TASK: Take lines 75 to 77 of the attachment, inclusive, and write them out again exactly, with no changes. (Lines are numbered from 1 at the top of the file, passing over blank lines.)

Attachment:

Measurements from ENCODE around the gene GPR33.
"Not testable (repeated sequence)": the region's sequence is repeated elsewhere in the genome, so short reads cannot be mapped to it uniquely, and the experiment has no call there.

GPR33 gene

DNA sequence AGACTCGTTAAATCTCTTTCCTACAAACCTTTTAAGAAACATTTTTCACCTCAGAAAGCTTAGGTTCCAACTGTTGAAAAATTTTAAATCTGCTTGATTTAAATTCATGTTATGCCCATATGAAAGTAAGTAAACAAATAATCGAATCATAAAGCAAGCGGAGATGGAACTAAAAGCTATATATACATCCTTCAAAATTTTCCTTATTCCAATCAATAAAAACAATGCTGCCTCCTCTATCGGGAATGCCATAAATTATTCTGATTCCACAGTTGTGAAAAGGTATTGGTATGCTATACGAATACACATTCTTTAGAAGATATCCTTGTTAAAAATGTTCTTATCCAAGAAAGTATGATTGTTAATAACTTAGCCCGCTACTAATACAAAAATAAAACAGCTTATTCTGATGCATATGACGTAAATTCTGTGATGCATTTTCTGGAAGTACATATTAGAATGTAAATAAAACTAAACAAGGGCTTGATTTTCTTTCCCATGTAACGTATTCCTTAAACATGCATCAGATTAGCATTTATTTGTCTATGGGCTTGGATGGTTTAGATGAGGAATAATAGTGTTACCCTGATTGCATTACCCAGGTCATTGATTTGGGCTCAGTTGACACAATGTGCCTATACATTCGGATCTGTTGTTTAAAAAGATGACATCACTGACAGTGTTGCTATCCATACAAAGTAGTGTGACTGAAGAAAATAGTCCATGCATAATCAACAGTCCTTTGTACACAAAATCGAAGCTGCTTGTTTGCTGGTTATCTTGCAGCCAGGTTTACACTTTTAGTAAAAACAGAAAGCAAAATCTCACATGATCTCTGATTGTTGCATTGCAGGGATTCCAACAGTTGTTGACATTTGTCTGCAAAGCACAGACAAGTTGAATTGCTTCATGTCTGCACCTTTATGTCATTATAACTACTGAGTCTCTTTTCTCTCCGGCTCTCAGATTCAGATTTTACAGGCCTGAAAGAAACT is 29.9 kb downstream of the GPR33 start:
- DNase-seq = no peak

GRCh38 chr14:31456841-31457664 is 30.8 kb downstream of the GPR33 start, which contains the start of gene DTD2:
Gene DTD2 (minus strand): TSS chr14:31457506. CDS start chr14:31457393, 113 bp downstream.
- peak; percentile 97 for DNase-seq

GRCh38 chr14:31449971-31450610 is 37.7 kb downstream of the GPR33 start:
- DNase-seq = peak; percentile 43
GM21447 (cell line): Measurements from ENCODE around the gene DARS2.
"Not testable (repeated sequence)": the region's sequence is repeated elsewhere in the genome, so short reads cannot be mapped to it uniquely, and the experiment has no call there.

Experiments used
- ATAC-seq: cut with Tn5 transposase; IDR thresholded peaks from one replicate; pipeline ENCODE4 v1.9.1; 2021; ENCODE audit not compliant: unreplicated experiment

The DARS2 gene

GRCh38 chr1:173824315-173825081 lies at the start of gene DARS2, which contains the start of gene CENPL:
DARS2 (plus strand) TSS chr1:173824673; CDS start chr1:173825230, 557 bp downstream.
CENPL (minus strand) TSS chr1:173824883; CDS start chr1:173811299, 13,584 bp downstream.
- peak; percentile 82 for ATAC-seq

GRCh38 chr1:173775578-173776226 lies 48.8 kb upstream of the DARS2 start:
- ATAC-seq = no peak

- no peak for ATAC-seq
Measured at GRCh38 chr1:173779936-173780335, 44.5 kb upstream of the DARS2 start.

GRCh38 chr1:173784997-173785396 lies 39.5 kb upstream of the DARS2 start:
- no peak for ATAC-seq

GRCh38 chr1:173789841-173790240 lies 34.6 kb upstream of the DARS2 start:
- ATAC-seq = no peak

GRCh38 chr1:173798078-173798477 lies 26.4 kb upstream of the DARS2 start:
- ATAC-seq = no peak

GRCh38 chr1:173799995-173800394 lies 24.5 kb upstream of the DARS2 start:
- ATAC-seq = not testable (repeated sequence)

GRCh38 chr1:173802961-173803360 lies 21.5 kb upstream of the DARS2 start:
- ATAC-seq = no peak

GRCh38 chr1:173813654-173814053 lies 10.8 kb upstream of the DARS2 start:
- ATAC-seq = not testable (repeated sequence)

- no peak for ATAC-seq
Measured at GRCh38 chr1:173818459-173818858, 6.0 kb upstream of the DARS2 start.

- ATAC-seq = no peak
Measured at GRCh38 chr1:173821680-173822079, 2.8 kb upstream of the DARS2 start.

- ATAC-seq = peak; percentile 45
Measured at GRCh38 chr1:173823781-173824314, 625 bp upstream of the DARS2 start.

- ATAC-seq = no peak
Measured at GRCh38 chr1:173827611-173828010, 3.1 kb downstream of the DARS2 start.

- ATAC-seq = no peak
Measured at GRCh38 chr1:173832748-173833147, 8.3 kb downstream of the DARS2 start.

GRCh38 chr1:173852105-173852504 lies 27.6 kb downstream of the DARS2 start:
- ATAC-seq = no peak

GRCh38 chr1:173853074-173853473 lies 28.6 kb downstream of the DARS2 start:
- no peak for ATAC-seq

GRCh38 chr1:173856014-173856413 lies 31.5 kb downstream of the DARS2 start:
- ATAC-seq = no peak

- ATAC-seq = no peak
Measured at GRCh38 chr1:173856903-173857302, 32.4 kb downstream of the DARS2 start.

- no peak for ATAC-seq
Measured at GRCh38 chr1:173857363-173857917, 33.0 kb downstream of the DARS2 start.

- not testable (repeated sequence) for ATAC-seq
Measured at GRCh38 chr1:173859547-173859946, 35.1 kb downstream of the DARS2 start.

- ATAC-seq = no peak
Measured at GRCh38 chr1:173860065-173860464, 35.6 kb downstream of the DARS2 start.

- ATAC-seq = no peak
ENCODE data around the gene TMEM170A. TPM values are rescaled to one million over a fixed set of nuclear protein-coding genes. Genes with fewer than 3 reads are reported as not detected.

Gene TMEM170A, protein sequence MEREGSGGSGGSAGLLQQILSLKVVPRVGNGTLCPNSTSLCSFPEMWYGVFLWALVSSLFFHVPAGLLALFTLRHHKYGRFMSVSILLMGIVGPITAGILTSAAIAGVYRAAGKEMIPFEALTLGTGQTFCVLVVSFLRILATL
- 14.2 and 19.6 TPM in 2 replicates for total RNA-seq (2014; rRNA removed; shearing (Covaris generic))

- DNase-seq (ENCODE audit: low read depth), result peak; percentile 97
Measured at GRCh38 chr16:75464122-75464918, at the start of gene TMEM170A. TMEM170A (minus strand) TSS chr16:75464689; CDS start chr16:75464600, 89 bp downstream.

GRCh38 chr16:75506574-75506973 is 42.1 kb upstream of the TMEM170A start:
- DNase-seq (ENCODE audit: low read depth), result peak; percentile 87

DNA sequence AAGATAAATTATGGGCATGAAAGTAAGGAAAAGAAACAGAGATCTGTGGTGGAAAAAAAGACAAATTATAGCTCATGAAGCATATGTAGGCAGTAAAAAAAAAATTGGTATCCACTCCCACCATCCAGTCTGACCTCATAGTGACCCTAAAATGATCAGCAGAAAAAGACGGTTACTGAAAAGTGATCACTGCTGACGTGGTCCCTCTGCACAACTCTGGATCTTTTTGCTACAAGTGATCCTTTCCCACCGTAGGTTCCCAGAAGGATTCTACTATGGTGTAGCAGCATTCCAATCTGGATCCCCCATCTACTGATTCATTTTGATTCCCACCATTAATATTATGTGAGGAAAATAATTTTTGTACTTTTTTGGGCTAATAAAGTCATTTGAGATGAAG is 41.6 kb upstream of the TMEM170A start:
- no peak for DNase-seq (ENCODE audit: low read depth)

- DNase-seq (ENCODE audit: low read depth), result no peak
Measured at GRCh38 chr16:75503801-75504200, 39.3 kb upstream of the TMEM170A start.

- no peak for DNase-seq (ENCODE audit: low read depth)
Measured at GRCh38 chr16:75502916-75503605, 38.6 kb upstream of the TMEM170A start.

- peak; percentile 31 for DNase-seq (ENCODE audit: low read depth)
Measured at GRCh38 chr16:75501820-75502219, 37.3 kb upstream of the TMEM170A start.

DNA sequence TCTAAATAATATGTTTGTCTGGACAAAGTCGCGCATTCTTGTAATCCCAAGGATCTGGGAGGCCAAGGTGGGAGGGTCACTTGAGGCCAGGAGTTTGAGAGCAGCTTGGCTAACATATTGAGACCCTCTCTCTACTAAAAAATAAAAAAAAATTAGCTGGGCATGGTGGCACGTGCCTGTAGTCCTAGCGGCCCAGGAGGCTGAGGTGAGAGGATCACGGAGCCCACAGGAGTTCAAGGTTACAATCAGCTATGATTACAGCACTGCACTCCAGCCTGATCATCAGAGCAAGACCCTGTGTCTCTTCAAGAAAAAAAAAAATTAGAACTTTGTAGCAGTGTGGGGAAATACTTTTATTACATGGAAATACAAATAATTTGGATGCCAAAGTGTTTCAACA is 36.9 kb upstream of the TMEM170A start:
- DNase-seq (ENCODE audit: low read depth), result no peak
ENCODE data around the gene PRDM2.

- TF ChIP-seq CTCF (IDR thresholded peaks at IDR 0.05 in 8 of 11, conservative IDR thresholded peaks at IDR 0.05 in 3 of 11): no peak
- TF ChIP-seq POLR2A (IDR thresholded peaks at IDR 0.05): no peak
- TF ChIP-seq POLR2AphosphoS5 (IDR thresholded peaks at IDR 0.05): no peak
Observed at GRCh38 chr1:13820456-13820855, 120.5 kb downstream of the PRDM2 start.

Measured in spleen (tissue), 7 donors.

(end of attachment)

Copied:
Measured at GRCh38 chr16:75501820-75502219, 37.3 kb upstream of the TMEM170A start.

DNA sequence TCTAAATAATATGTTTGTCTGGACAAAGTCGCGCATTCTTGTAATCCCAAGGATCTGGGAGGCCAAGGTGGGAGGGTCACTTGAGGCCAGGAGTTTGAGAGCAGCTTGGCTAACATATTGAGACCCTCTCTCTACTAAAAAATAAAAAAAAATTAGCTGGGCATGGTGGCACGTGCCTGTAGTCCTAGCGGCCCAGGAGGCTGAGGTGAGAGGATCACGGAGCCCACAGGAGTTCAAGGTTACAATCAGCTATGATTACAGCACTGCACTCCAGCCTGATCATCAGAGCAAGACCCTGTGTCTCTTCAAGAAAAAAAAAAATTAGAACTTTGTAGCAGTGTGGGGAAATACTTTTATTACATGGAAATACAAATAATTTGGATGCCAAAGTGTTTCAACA is 36.9 kb upstream of the TMEM170A start:
- DNase-seq (ENCODE audit: low read depth), result no peak